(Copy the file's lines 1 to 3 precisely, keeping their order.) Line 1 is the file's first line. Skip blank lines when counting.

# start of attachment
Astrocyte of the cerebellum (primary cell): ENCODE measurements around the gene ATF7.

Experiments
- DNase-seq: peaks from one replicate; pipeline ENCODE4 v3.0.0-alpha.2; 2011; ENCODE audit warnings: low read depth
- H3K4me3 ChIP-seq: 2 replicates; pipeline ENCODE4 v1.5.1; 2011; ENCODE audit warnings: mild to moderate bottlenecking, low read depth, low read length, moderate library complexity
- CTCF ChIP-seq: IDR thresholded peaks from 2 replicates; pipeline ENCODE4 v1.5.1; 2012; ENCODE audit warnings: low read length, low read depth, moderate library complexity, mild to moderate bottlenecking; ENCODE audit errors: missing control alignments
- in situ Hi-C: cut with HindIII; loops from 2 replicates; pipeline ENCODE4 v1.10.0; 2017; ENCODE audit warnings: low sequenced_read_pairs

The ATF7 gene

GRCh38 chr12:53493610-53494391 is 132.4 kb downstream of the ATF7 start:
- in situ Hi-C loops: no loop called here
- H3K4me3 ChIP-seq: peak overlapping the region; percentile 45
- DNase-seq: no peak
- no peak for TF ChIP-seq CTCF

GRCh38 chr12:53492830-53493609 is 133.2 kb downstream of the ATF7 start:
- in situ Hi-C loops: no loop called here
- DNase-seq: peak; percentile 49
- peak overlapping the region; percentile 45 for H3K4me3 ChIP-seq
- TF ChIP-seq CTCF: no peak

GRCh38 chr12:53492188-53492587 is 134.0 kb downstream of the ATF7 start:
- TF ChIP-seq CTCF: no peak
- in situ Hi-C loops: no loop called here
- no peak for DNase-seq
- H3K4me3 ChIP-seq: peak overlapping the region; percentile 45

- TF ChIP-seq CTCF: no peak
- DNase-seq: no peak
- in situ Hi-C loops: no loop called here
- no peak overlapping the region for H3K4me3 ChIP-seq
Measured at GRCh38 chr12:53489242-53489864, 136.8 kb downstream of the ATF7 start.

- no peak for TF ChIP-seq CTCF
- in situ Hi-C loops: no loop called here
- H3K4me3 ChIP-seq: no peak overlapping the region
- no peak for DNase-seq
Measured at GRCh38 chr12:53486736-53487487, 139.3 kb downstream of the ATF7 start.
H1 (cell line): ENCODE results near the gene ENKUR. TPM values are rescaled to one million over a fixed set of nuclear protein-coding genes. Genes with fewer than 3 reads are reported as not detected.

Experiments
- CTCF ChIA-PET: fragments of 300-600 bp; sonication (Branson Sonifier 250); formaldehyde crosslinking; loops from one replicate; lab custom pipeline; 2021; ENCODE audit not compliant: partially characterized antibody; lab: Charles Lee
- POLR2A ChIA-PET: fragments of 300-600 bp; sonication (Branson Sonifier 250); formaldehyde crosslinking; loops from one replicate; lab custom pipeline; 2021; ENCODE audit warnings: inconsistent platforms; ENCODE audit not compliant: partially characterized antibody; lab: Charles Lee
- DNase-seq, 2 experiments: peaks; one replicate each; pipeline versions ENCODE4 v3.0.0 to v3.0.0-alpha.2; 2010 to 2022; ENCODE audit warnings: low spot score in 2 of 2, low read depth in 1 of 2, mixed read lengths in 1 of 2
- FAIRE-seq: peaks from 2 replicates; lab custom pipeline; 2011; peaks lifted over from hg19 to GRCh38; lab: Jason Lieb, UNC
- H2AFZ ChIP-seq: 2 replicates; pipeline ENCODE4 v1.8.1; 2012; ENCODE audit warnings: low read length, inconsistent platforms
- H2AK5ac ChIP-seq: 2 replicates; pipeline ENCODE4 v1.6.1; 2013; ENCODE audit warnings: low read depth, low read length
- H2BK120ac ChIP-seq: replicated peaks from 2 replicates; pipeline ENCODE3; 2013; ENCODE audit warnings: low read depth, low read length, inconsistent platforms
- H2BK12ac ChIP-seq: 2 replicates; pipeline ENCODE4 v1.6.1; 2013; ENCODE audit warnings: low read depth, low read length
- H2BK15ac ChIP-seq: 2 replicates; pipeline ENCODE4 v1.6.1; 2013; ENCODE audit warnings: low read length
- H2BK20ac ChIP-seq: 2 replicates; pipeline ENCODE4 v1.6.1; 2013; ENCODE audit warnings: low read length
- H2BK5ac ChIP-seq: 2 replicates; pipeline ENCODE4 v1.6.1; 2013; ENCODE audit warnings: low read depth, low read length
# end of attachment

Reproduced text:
Astrocyte of the cerebellum (primary cell): ENCODE measurements around the gene ATF7.

Experiments
- DNase-seq: peaks from one replicate; pipeline ENCODE4 v3.0.0-alpha.2; 2011; ENCODE audit warnings: low read depth